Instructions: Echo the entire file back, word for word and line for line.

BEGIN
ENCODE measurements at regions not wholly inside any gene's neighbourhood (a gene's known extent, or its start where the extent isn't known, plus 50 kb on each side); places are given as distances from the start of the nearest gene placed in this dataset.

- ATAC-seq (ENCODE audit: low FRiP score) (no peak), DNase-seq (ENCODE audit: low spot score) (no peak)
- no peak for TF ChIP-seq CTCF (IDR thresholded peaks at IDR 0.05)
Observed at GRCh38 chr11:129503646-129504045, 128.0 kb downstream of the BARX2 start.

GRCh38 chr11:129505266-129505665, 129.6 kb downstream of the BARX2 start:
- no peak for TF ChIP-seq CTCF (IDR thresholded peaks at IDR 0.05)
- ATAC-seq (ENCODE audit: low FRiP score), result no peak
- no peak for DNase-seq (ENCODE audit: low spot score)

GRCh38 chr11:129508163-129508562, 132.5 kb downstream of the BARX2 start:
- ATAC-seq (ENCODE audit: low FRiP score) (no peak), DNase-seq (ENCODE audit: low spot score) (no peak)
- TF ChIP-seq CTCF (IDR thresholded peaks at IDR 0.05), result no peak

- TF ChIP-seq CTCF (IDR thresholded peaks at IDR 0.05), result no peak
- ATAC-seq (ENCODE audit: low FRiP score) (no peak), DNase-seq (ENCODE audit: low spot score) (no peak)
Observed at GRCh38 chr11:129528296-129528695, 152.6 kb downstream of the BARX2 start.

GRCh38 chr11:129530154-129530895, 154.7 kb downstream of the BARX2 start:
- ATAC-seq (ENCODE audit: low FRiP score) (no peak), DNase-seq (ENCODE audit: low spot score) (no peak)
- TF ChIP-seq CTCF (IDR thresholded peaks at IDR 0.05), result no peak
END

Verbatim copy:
ENCODE measurements at regions not wholly inside any gene's neighbourhood (a gene's known extent, or its start where the extent isn't known, plus 50 kb on each side); places are given as distances from the start of the nearest gene placed in this dataset.

- ATAC-seq (ENCODE audit: low FRiP score) (no peak), DNase-seq (ENCODE audit: low spot score) (no peak)
- no peak for TF ChIP-seq CTCF (IDR thresholded peaks at IDR 0.05)
Observed at GRCh38 chr11:129503646-129504045, 128.0 kb downstream of the BARX2 start.

GRCh38 chr11:129505266-129505665, 129.6 kb downstream of the BARX2 start:
- no peak for TF ChIP-seq CTCF (IDR thresholded peaks at IDR 0.05)
- ATAC-seq (ENCODE audit: low FRiP score), result no peak
- no peak for DNase-seq (ENCODE audit: low spot score)

GRCh38 chr11:129508163-129508562, 132.5 kb downstream of the BARX2 start:
- ATAC-seq (ENCODE audit: low FRiP score) (no peak), DNase-seq (ENCODE audit: low spot score) (no peak)
- TF ChIP-seq CTCF (IDR thresholded peaks at IDR 0.05), result no peak

- TF ChIP-seq CTCF (IDR thresholded peaks at IDR 0.05), result no peak
- ATAC-seq (ENCODE audit: low FRiP score) (no peak), DNase-seq (ENCODE audit: low spot score) (no peak)
Observed at GRCh38 chr11:129528296-129528695, 152.6 kb downstream of the BARX2 start.

GRCh38 chr11:129530154-129530895, 154.7 kb downstream of the BARX2 start:
- ATAC-seq (ENCODE audit: low FRiP score) (no peak), DNase-seq (ENCODE audit: low spot score) (no peak)
- TF ChIP-seq CTCF (IDR thresholded peaks at IDR 0.05), result no peak